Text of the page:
We got all twelve of us back together again before heading north on Rt 100 to the mother spanker of the ride, Lincoln Gap. It was not easy getting a paceline to work in this group. I could understand if the tri-guys weren't familiar with this concept, but everybody else was a veteran racer. Oh well, the socializing between gaps was quite good. 6-gaps is supposed to be a fun ride anyway, right? Except a few guys had primary agendas to derive as much "training value" as possible from doing just four gaps. This meant kill the climbs, recover in between. This didn't bode well for most of the guys doing all six gaps, as we shall see.

Summit of Lincoln Gap. A rider from another large group is on ride edge of photo. Not sure what Dan (in stars and stripes) is doing. Sneezing or singing?

We reach base of Lincoln Gap. The skies were going through phases of darkness. There was higher risk of rain later in the day. During the ride I thought we'd eventually get wet. I wouldn't have minded as long as it was after the last dirt section. Like usual, everybody has to stop and do something after cresting the little blip at the bottom of Lincoln Gap. Last year, everybody shed layers. This year it was pee breaks and shed layers. I guess there's a certain amount of anxiety in riders new to Lincoln Gap. I think of the 12 of us, seven had not ever ridden Lincoln Gap. I love taking newbies up this beast. A few say it wasn't as bad as the hype. Most say it was the most awful thing they've ridden up. A few don't clean it either. Andrew and Brett set pace initially approaching the mile long 20% wall. Andrew quickly dispatched Brett when they hit the wall. Andrew was gone. I started a ways back from Brett. I very slowly gained on him. I knew Brett would be interval'ing this to see what kind of average wattage could be tallied. As I caught Brett on the 22% section, Dave hollers out a "YEAH BABY!" from below. These is a catch phrase we use on epic rides when the grade is about to kick somebodies butt. This always bugs Brett, especially today. When I reached the summit, Andrew was already rested. We waited even longer up top this one for the last guy to come up. I believe two failed to clean it. Chalk it up to too big of gears.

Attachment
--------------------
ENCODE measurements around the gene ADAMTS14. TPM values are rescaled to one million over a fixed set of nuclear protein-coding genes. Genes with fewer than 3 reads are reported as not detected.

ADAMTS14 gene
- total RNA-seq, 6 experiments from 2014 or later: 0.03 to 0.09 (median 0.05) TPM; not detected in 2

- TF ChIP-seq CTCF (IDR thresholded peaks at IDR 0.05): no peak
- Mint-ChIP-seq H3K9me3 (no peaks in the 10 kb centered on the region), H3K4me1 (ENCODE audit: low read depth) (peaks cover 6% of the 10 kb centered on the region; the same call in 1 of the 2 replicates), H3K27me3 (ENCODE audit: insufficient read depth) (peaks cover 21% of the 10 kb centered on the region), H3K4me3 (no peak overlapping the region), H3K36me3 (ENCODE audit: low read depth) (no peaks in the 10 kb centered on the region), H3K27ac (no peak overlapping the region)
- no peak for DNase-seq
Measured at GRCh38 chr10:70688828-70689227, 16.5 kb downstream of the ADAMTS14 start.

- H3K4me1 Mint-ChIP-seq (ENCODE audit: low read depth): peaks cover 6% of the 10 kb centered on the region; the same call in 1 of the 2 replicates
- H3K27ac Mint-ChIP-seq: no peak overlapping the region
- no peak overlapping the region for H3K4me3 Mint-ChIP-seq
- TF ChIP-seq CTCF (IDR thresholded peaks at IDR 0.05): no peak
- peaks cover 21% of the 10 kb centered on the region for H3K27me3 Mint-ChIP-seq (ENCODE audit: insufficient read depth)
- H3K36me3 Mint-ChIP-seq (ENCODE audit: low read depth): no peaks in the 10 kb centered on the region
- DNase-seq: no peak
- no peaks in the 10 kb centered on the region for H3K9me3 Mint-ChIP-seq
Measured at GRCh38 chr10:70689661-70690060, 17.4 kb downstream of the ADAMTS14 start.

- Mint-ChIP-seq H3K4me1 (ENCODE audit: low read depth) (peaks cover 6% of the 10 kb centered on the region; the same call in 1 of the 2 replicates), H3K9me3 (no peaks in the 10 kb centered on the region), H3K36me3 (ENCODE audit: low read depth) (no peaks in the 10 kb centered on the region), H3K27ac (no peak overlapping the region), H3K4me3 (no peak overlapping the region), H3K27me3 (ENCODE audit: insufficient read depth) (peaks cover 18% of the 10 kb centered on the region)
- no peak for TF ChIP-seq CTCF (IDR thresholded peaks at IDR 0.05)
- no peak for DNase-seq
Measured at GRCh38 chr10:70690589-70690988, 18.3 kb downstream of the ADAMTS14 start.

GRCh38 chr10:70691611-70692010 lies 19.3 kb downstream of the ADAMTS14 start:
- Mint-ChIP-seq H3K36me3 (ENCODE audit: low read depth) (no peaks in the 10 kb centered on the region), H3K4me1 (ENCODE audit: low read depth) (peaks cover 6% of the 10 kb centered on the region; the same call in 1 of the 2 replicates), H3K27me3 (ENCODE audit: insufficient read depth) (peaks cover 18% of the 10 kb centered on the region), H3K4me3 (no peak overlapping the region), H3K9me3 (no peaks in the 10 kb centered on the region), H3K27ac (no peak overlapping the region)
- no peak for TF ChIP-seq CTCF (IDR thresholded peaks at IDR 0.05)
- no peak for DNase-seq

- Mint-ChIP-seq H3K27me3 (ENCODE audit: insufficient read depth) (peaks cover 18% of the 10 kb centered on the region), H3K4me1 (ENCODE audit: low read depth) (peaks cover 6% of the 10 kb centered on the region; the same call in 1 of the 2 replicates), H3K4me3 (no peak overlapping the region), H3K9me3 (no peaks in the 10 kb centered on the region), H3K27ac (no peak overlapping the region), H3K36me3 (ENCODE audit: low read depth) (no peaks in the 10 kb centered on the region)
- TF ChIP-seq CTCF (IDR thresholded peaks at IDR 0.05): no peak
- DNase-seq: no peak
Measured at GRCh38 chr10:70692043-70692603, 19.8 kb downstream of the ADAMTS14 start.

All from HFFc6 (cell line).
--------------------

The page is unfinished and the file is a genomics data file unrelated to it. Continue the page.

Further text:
Lincoln Gap road block

The descent to Lincoln was a little nastier than average. Plenty of loose washboard was to be had. After racing 40-50mph on loose gravel at Battenkill this year, I was not too scared to let it rip just a little. I passed Andrew and Dave before picking up pavement. I again hit 50+ mph on the paved section of this descent. We stopped at the Lincoln General Store. It was so cool out I barely touched my water since Hancock. We probably could have continued on to Appalachian Gap without stopping. Jeff Aronis was late rolling in. He had an incredible story. Seems he was a bit off the back when a bull moose decided to park in the road. Jeff ended up in a close proximity stare down with the monster! He didn't know if he should run or what. One thing was sure, he wasn't riding his bike back up Lincoln Gap. Eventually the moose wandered off the road. Jeff was then able to get a cell phone camera shot from a safe distance.

Summit of Roxbury Gap looking east.